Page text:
View Full Version : Laying Down on the Job

David Hunter
01-02-2008, 12:05 PM
I've been reading a lot about how to approach wildlife (birds in particular) and the advantages of laying down keeping a low profile and crawling military style. I'm wondering how you move/carry your lens in such a position while advancing towards a subject (especially the bigger lenses.):)

Fabs Forns
01-02-2008, 12:07 PM

If I'm at the beach, I use the lens mounted on a ground pod, and placed on a frisbee.
Easy to slide and it keeps some sand out of the equipment, if that is possible at all :)

Jim Neiger
01-02-2008, 12:11 PM
There are several ways to do this. The inchworm approach where you crawl using elbows and knees. Just shuffling along on your knees, or walk bent over and low to the ground. The method I've found to be most effective is to act like you are completely not interested in the bird and then approach by tacking back and forth instead of approching them in a direct line. The idea is to make the bird think that you are just another creature going about your business with no interest in them. If you try to sneak up on a bird that usually makers them nervous and they fly.

Daniel Cadieux
01-02-2008, 01:55 PM
I also found that avoiding straight approach works best, and avoiding eye-contact. I'll usually keep my face turned away - just enough to take glimpses of the subject with the corner of my eye. What also helps is to keep your lens raised and close to your face from the get go of the approach. Nothing worse than a carefully calculated approach ruined by a bird spooked by you raising your lens toward it.

A low approach does work very well for shorebirds, and the military-style crawl does well - especially if done in increments and not one long crawl. When the bird looks nervous I stop until it resumes its normal activity...then I crawl for another few feet.

Steve Foss
01-02-2008, 06:44 PM
Since I'm almost always handholding a 100-400 Canon zoom, I use the zig-zag, no-threat approach Jim mentioned. That approach doesn't work as well with a big prime and tripod setup because, and Dan mentioned, it's best to keep the camera/lens up around your head the whole time.

Also, I've found that even getting close with that approach, the birds often will still flush if you stop and turn to face them directly in order to shoot. Best to use the meandering style, lens up by head, and then keep your side to the bird when you stop.

I also stop and start a lot if the bird is nervous, pausing when it shows signs of agitation and moving again when it returns to feeding or whatever it was doing. It can take a long time to get close for anything but environmental portraits with this approach, because you're letting the bird dictate your approach.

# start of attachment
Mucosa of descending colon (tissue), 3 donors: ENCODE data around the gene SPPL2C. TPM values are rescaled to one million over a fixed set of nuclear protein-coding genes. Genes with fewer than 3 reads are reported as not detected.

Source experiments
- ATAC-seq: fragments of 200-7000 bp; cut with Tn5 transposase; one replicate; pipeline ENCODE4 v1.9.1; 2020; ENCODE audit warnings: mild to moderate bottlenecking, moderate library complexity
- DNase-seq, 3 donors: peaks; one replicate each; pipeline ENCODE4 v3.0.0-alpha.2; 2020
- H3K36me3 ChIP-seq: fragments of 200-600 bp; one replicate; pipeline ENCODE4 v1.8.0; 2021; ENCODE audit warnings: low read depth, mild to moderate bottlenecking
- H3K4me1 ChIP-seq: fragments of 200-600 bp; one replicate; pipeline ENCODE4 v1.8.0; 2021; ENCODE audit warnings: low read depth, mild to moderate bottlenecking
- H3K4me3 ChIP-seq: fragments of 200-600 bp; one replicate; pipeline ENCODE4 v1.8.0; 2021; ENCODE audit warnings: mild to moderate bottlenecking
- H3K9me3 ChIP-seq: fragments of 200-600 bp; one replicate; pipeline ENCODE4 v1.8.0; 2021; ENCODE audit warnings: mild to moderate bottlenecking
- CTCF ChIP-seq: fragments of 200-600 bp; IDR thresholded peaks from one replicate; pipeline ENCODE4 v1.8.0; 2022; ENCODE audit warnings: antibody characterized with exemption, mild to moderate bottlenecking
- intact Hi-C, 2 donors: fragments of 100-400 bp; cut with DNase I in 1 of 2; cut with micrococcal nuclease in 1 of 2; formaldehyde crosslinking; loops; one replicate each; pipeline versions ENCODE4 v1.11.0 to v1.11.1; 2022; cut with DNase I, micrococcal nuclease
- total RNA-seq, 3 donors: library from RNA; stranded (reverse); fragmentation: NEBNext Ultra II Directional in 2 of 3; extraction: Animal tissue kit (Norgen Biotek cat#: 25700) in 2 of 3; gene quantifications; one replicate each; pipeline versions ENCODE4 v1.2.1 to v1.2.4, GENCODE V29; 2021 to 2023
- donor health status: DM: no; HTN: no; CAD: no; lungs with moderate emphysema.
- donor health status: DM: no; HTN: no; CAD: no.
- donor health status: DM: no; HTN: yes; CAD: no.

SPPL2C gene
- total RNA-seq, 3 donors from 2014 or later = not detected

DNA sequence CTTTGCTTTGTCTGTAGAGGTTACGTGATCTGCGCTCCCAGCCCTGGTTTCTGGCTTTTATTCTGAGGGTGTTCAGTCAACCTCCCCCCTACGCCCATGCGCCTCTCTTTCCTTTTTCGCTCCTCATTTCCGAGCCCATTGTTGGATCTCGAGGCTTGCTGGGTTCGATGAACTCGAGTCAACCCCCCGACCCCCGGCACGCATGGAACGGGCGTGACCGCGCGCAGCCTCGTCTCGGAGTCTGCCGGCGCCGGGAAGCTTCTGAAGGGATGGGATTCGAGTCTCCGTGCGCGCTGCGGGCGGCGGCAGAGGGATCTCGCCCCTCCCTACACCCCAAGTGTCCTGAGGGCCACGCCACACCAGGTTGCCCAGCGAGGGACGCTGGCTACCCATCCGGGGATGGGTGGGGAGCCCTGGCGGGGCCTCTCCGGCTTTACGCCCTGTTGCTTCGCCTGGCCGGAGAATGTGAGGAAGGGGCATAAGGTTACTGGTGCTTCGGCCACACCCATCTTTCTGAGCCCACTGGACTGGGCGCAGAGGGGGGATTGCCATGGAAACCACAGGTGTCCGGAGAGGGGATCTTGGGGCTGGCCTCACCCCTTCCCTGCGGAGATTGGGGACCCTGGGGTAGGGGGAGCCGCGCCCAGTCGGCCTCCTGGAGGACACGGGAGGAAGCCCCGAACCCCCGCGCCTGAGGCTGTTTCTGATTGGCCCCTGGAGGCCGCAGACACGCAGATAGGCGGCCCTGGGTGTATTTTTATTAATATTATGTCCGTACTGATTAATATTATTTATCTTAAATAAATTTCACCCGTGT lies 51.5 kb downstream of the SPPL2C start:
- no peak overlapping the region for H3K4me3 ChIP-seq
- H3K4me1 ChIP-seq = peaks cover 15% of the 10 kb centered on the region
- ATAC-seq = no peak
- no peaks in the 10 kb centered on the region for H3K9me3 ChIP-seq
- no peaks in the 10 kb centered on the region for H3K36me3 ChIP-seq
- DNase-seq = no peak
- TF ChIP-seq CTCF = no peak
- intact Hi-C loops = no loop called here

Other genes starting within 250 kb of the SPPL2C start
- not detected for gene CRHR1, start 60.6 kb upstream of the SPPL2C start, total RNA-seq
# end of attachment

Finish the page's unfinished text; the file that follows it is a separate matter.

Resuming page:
Alfred Forns
01-02-2008, 07:16 PM

Not sure if you have any Military experience but you crawl just like you would with a rifle The most important thing is to keep your hands our of the mud If you have a long lens on a ground pod, place your hand on top of the lens (gently) for support If using a short lens hand held Just roll on your back

You will be amazed at what you can do getting low Both in the image quality and bird accessibility

Maxis Gamez
01-02-2008, 07:41 PM
I use a wader and I move very slowly with my elbows. Your subject will get used to your presence in a hurry. Remember the lower you are the less bigger you look to the bird.

Gyorgy Szimuly
01-02-2008, 07:42 PM
With tripod legs wide open and 600 gun attached it is impossible to crawl. I tried it in Germany and was really painful as I am not a Terminator.:D There I felt the need of the Skimmer II. As for the technic of the approach it is the best what was described. My daily approach is different however. I normally use my self-made low camouflaged hide at a site (for shorebirds mainly) and I lay on my belly for hours to reach target. The hide is just 30 inch tall.


David Hunter
01-03-2008, 11:38 AM
Thank you for all the input. I don't have any military experience, but I can clearly visualize what everyone is talking about. I'm 6'5" so getting low to the ground more often certainly wouldn't hurt me at all. The funny part is that I've spent most of my photojournalism career getting taller by standing/climbing on anything I could to get a better angle.

Steve Foss
01-03-2008, 01:13 PM
David, it was the same with me. But I opted out of newspaper photojournalism in June to pursue photography full time, and so aside from leaving my six-foot stepladder at home, now I always seem to be down in the mud. :(

Anders Nielsen
01-06-2008, 06:10 PM
A couple of danish birdphotographers were asked how they were getting so close to the birds. They answered with these images: http://www.fotokritik.dk/?x=/kritik.html_pic=327764

The image of the hide is not so interesting but notice the "sleigh" at the extra photos (Xtra #1 #2 and #3). Could be an idea for those with big lenses. I have tried it myself and it works but I don't shoot wadingbirds very often and I don't have a 500mm or 600mm lens so I rarely use mine.